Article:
Kim began creating tricks specifically for social media and computers, as opposed to a live performance environment. By November 2020, he was able to earn income via a virtual show with Theory11 again.
Now, he's back to his weekly in-person shows at the Nomad Hotel, which he supplements by working private events like birthdays, weddings and corporate outings. He also earns income by creating original magic tricks. He records them, and if other magicians want to learn, they pay him a fee to access the instructional video.
Kim often feels guilty if he's not working in some capacity: booking shows, practicing his craft, refining his social media brand or networking with other magicians.
"I'm always thinking about what I could possibly be doing to do more," he says. "But that gets balanced with the fact that I absolutely love my job and my career and my lifestyle and the fact that I'm doing this."
Here's a look at how Kim budgeted and spent his money in January 2022.
- Investments: $1,450 ($500 in a Roth IRA; $500 toward an indexed universal life insurance policy; $450 in cryptocurrency via Coinbase)
- Rent: $1,150
- Savings: $1,000
- Business expenses: $540 (Rough estimate for business software, home office supplies, magic supplies and props, etc.)
- Transportation: $450 ($280 for gas; $155 for insurance; $15 for public transportation)
- Discretionary: $356 (Rough estimate for entertainment, gifts, shopping, skincare, travel, etc.)
- Food: $255 ($190 for groceries; $65 for dining out)
- Utilities: $185 ($57 for electricity; $59 for his Wi-Fi; $69 for his mom's Wi-Fi)
- Subscriptions: $43 ($11 for Amazon Prime; $8 for credit card fees; $10 for Spotify; $12 for website hosting; $1 for Apple iCloud storage; $1 for Bear Notes)
Because Kim's earnings can vary so much month to month, his savings and investments also fluctuate. The figures above reflect the monthly average of those lump sums from 2021.
Additionally, part of Kim's savings goes toward tax payments, as he is technically a freelancer. Taxes, too, can be difficult to estimate, so he tries to save as much as he can to cover them each quarter.
Kim moved out of his mother's apartment in October 2020. Now, he lives with another magician in a three-bedroom apartment a few blocks away from her in Queens. He pays for her Wi-Fi, and tries to help out at the deli whenever he can.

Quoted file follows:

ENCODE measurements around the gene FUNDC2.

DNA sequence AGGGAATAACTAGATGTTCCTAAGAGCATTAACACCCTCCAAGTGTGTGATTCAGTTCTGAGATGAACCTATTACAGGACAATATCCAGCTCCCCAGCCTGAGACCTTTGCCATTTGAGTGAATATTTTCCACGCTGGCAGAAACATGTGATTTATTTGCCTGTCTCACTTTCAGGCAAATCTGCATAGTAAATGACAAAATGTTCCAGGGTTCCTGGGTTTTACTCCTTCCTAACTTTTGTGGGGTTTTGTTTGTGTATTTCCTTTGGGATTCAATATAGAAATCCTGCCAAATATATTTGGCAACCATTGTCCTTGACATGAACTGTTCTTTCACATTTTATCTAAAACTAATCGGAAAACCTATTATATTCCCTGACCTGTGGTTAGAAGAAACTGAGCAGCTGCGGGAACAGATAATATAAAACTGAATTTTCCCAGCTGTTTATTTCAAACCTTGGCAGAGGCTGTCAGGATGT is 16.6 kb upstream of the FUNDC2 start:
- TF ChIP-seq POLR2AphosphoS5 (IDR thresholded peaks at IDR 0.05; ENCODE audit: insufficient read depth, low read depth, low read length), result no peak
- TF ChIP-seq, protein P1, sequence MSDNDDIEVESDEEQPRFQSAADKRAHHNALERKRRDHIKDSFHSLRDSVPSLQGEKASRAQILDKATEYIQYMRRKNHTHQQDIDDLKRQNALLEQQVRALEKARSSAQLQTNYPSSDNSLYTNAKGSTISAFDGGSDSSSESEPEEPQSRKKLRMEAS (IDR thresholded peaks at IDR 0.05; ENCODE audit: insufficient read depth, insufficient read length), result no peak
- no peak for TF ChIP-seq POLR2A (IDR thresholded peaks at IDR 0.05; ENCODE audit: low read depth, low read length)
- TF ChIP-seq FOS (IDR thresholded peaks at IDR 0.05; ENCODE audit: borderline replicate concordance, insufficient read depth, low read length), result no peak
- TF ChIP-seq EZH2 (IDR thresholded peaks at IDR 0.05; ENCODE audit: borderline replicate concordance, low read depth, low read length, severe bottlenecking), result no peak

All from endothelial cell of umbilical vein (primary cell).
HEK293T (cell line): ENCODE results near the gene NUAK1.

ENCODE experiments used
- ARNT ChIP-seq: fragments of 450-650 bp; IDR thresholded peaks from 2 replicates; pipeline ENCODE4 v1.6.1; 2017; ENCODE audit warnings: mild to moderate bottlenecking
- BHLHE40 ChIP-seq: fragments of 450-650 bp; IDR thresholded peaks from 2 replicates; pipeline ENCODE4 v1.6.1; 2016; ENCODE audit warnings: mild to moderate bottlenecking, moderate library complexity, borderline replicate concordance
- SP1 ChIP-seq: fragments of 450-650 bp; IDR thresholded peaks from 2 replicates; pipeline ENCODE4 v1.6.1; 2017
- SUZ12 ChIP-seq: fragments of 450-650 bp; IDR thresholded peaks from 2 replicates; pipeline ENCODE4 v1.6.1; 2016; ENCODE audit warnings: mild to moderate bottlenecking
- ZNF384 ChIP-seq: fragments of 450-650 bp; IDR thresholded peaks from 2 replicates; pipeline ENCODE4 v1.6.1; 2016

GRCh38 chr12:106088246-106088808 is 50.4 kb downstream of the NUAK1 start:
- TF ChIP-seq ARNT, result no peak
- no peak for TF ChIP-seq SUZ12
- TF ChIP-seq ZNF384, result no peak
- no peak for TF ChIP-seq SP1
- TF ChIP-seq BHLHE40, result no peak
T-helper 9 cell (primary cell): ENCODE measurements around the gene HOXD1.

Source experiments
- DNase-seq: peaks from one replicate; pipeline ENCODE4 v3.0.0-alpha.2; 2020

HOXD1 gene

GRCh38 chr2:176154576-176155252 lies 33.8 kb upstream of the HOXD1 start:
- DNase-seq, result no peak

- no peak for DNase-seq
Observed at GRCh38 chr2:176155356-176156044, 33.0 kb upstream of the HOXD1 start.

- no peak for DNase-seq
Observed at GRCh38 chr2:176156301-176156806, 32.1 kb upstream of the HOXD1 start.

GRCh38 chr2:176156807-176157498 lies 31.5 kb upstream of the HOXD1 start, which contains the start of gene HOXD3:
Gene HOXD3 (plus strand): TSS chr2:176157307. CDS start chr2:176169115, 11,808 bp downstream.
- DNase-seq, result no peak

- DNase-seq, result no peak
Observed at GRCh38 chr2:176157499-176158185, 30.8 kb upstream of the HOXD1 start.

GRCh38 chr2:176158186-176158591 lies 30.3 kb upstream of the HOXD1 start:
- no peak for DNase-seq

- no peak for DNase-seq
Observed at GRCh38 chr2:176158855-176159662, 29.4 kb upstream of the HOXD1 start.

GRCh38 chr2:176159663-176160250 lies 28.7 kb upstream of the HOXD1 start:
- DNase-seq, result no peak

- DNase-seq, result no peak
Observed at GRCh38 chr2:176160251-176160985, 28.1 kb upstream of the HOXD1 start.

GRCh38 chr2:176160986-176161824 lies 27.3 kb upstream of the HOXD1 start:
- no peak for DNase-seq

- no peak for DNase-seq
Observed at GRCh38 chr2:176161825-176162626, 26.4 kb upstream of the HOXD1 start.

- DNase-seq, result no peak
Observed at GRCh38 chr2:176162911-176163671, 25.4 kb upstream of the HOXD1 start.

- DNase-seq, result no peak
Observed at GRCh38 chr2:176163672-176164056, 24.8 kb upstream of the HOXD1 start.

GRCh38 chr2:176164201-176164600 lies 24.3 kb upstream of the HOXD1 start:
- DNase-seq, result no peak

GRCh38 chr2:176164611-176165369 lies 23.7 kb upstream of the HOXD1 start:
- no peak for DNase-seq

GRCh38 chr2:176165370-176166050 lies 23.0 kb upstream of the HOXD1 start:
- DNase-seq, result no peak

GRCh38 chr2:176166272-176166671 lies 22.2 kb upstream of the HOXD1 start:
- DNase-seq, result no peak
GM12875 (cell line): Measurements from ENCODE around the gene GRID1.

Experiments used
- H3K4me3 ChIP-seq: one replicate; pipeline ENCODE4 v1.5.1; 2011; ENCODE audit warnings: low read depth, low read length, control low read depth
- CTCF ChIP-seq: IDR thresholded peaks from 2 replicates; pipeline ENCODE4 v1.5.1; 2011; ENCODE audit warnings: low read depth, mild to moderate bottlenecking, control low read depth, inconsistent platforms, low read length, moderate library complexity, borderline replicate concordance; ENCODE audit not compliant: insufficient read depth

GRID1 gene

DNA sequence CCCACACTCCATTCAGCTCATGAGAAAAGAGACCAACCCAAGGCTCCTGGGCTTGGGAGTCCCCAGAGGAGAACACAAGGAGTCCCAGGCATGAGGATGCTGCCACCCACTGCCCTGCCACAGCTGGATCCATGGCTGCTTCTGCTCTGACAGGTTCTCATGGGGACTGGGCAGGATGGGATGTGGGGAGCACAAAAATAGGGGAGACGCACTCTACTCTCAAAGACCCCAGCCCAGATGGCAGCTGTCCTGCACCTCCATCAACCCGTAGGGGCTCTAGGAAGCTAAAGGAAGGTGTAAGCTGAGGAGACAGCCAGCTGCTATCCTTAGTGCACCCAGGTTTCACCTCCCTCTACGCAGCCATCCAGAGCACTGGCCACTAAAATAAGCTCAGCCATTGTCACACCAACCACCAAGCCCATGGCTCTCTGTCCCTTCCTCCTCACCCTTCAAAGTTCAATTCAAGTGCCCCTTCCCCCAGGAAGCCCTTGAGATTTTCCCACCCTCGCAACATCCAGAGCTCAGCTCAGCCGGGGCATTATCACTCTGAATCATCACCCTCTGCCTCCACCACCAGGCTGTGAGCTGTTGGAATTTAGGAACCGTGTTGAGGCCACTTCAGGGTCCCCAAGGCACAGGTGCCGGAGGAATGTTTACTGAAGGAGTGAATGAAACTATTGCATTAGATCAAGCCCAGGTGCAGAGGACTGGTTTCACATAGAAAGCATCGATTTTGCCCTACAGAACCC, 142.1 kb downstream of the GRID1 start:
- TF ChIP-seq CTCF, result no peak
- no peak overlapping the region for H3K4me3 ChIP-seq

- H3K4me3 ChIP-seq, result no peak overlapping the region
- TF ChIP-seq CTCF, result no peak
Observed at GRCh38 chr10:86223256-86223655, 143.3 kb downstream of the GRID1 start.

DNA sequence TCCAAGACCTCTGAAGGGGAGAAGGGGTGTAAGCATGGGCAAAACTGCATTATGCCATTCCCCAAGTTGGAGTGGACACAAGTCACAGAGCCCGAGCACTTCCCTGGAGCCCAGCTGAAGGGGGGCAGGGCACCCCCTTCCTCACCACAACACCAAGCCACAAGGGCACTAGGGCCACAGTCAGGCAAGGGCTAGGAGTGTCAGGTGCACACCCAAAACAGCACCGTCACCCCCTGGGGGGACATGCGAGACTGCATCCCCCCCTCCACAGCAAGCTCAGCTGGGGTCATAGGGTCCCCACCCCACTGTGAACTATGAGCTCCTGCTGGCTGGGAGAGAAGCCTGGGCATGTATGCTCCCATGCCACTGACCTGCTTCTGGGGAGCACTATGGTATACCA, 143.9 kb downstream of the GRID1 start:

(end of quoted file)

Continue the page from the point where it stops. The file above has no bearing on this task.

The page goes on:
Other than that, Kim doesn't need much: His car is paid off and he doesn't have any debt. He tracks his expenses each month and prioritizes investing and saving. He doesn't eat out often, and is currently learning how to make his favorite Korean dishes at home.
His frugality comes from his mother, he says, who sent three kids to college on her own. His brother, a freelance music producer, has given him advice for managing his freelance income through the years.
"I'm pretty diligent with money. I'm not this big spender," he says. "I do believe there's still a lot for me to learn to be more financially literate."
Aside from magic, Kim is interested in nutrition and physical fitness. He has also played the piano and the violin for most of his life, and enjoys practicing still.
But magic is his focus. His goal is to keep building his income every year as a magician, and he hopes to hit six figures in the next two to three years.
"I think that my income is directly correlated with how well I'm doing my job ... how good my art and craft in magic is," he says. "If I'm making $100,000 and up, I must be doing something right, right?"
Money and career success go hand-in-hand in his mind. If he gets bigger and bigger gigs, then he makes more money. But he doesn't have the future all planned out: He believes opportunities he hasn't imagined yet will present themselves when he's ready for them, if he keeps working at his craft.
What he does know is that he wants to earn enough to ensure his mom is comfortable in the years to come. The deli took a financial hit through Covid, and inflation hurts her income, too, he says. The more money he earns, the more confident he feels in his ability to help his mom retire.
"It's been pretty difficult in the past few years, and she's worried about money," he says. "I want to make sure that I can make enough to tell her, 'Don't worry, I got you.'"